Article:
Post-traumatic stress disorder (PTSD) is a condition that can develop after witnessing or personally experiencing a traumatic life event that may have caused physical harm to someone. These events may include assault, sexual abuse, unexpected death, house fire, an accident, war or a natural disaster.
Certain reactions are natural after these stressful types of events, but they should decrease and eventually go away over time. People diagnosed with PTSD continue to persistently experience these reactions, sometimes in increasing and intense amounts, long after the event, and in such a way that it causes significant distress in their daily lives. Symptoms of traumatic events can include:
- Bad dreams
- Recurring scary thoughts
- Feeling worried or guilty
- Increased arousal
- Feeling alone
- Trouble sleeping
- Feeling restless
- Feeling angry
If these symptoms are not resolved within four weeks of the traumatic event, and lasts for more than six months or gets worse over time, you may be suffering from PTSD. These symptoms can be effectively treated with the help of a trained psychologist.
The goal of psychological testing is to create a comprehensive assessment of the patient. Psychological testing uses a variety of techniques to assess a person’s behavior, personality, and capabilities. Psychological testing should be conducted by a licensed psychologist experienced in the performance and interpretation of psychological tests.
Before psychological testing begins, a formal interview is conducted by the psychologist with the patient. The interview usually lasts 30 to 60 minutes. During the interview the psychologist will ask the patient questions about his or her childhood, personal history, and family background, as well as about certain experiences the patient may have had at home, at school, at work, or at play.
Following the initial interview, the patient will be asked to complete a standardized psychological assessment administered by the psychologist. These tests are designed to determine specific aspects of the patient’s skills, knowledge, and/or personality. Standardized psychological tests allow the psychologist to measure the patient’s results against a specific measurement scale for a specific analytical concept.
If the patient is a young child, observations of the child in his or her natural setting, such as the home, school, or neighborhood, may provide the psychologist with valuable information in the child’s psychological assessment. How the child is treated by other children, teachers, and parents can help the psychologist make a psychological evaluation of the child.
In addition to standardized psychological tests, the psychologist may also make use of other materials, including projective tests, occupational tests, and academic tests to aid in the evaluation of the patient’s strengths as well as weaknesses.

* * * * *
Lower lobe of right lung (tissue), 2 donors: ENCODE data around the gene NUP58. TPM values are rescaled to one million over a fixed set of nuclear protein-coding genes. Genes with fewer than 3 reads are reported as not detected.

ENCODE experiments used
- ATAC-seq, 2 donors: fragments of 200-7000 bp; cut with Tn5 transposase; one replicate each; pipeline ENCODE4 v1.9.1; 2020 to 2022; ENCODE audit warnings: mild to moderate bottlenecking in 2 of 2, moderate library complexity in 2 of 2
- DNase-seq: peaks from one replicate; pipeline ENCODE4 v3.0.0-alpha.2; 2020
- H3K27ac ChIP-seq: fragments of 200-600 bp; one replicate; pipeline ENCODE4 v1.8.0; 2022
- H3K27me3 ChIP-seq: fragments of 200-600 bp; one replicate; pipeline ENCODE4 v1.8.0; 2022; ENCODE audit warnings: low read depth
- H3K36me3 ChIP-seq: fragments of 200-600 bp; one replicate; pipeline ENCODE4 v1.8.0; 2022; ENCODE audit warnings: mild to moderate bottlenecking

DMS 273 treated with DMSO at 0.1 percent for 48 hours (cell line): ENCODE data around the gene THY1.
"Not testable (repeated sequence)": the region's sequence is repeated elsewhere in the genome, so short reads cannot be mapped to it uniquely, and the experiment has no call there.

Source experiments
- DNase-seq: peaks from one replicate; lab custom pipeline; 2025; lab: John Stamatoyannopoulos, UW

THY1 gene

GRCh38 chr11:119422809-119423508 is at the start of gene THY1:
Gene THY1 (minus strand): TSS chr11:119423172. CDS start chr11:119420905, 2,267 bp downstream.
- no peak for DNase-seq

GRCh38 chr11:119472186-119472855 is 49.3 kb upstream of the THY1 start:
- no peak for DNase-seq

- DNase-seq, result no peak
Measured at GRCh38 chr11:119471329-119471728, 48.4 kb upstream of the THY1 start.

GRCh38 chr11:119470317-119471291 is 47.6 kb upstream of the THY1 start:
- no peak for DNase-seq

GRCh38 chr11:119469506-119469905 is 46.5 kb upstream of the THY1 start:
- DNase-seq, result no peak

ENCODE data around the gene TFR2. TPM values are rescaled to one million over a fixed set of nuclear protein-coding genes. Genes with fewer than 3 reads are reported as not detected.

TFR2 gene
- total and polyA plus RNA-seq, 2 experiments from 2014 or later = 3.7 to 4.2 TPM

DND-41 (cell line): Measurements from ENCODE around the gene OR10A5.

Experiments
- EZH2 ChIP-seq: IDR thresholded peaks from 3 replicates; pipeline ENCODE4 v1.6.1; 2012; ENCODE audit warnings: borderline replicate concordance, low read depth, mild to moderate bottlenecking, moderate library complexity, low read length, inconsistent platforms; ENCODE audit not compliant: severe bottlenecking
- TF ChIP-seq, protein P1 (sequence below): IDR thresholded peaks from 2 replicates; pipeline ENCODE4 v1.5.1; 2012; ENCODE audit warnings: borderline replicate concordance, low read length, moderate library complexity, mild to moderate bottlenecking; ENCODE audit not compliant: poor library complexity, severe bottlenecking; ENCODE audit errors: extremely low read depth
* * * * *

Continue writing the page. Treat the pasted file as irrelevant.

Psychotherapy treatment involves a variety of structured, well-researched methods for modifying a person's emotional or behavioral patterns that interfere with healthy functioning and coping. Psychotherapy, also known as talk therapy or counseling is done by a psychologist, skilled in evidenced-based cognitive-behavioral techniques, which can help you learn more effective ways to identify underlying feelings, and challenge unhealthy thoughts, moods and behaviors associated with them. Psychotherapy can help relieve problems caused by emotional difficulties or other stressful life issues including grief, anger, relationship problems, eating disorders or personality disorders. Sessions typically last 50 to 60 minutes and can be done alone, or with others such as family members. Some of the most effective psychotherapy approaches used are:
- Cognitive-Behavioral Therapy: a structured, well-researched, problem-solution focused approach that aims to collaboratively assist individuals to identify improper automatic thoughts and self-perceptions that may be contributing to problematic behaviors. Through this approach, the psychologist assists the individual to develop newer, more effective thought processes, allowing them to make better, more accurate assumptions about themselves and others. It can successfully change behaviors, providing the individual with a better understanding of their situation and allowing them to positively change their ways. With a willingness to be open, honest and form a partnership with your psychologist, psychotherapy can be extremely successful.
- Interpersonal Therapy: focuses on an individual's current relationships and problems and how these are associated with interpersonal conflicts or disputes, lowered self-esteem and social role transitions to name a few. This approach aims to improve social skills and boost self-esteem and interpersonal therapy works especially well for depression.